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Showing 1-4 of 4 reviews(Verified Purchases). See all 8 reviews
on August 31, 2011
As an Episcopal priest, I'm constantly explaining to people that it wasn't really Henry VIII that started the Church of England so that he could get a divorce. He broke from the authority of Rome, yes, but he remained more or less a committed Catholic in spirituality and theology until his dying day.

People who know a bit more about Anglicanism's history consider that it is Elizabeth I who really got Anglicanism going, but McCulloch turns our attention gently towards Elizabeth's younger half-brother, Edward VI. It was during his reign that the first Books of Common Prayer were published, which firmly launched the church of the realm into Protestant directions. But Edward was just a boy, wasn't he? Wasn't he basically a puppet of his Protestant-minded minders? Well, yes and no. And the exploration of this point is, for me, the finest part of McCulloch's scholarship (which is top-notch, as usual).

This book is recommended for those who are very interested in the Reformation in England, but perhaps should only be read after books that treat of the entire era, such as English Reformations: Religion, Politics, and Society under the Tudors or The Stripping of the Altars: Traditional Religion in England, 1400-1580.
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on January 1, 2013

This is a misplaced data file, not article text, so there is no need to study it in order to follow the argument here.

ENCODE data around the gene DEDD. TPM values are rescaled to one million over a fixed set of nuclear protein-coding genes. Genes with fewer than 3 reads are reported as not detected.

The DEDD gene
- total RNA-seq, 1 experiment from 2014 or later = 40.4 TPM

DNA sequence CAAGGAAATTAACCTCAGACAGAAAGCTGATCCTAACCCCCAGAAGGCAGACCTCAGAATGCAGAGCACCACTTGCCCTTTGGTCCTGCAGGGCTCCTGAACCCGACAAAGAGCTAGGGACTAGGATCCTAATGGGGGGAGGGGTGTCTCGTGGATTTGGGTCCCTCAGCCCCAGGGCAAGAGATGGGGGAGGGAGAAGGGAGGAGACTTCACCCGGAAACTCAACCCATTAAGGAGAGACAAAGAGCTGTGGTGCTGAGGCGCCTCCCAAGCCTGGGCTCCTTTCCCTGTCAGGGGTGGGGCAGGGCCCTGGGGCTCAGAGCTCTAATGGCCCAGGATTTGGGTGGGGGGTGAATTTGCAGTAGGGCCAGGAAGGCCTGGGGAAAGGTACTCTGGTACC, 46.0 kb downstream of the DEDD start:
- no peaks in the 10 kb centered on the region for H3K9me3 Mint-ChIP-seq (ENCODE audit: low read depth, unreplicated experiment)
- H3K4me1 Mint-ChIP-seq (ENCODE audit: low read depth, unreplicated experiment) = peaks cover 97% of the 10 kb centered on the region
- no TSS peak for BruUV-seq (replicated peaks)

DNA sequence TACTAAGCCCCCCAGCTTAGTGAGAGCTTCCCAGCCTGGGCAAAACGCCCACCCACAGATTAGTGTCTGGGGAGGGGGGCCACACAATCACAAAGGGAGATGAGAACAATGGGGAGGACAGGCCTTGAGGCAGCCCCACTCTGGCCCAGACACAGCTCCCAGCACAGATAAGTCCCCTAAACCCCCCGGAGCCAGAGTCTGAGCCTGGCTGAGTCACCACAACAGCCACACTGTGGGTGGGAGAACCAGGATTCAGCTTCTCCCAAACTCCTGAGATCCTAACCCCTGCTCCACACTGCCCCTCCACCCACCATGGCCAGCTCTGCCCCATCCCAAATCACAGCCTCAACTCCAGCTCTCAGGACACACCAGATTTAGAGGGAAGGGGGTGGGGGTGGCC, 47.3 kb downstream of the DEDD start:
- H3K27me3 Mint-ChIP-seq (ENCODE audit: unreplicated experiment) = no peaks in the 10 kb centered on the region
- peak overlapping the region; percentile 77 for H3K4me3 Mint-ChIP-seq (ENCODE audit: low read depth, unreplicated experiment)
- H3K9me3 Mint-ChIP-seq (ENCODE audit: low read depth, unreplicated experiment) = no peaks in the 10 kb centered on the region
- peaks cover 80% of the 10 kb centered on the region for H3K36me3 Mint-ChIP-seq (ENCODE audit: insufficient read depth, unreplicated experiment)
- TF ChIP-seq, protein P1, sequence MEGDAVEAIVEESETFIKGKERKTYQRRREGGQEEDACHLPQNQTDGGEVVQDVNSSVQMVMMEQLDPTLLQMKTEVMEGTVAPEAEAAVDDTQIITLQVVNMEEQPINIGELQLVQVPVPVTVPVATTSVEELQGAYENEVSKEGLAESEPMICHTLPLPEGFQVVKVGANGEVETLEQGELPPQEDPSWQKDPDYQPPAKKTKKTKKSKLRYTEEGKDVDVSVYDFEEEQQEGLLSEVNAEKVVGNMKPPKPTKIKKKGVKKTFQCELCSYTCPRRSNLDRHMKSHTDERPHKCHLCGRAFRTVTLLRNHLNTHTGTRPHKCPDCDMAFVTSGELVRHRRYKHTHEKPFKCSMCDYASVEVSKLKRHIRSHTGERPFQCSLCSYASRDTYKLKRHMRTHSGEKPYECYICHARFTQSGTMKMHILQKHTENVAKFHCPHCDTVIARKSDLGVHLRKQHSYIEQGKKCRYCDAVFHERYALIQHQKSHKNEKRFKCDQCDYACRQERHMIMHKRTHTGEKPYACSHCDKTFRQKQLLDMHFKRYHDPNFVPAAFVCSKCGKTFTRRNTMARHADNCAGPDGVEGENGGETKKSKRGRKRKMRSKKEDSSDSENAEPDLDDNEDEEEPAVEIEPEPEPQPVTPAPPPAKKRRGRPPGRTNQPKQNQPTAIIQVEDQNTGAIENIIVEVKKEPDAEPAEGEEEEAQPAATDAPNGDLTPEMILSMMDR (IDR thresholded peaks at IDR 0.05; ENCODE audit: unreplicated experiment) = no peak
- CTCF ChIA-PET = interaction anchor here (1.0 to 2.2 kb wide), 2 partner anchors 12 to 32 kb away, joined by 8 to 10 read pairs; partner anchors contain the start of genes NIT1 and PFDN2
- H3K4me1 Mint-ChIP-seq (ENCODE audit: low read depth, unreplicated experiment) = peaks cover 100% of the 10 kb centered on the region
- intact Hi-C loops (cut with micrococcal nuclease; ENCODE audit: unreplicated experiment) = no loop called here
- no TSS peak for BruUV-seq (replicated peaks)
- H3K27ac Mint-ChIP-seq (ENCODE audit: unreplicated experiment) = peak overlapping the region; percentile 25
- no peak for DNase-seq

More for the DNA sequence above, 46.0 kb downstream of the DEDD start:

This is an interesting book about the history and politics that shaped the Reformation in England during the reign of Edward VI. It includes references to original sources as well as reproductions of portraits and wood cuts of the period. MacCulloch asserts that this period of time is not given enough respect by historians. It was during this time that the Book of Common Prayer, a form of which is used by the Anglicans today, was first published. It was also during this time that the Church of England changed to an evangelical theology. It is very readable by non-scholars as well.
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on January 21, 2016
Heavy on religion and religious views of
Edward and his siblngs.
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on January 22, 2016
It was all about the reformation and almost nothing about Edward
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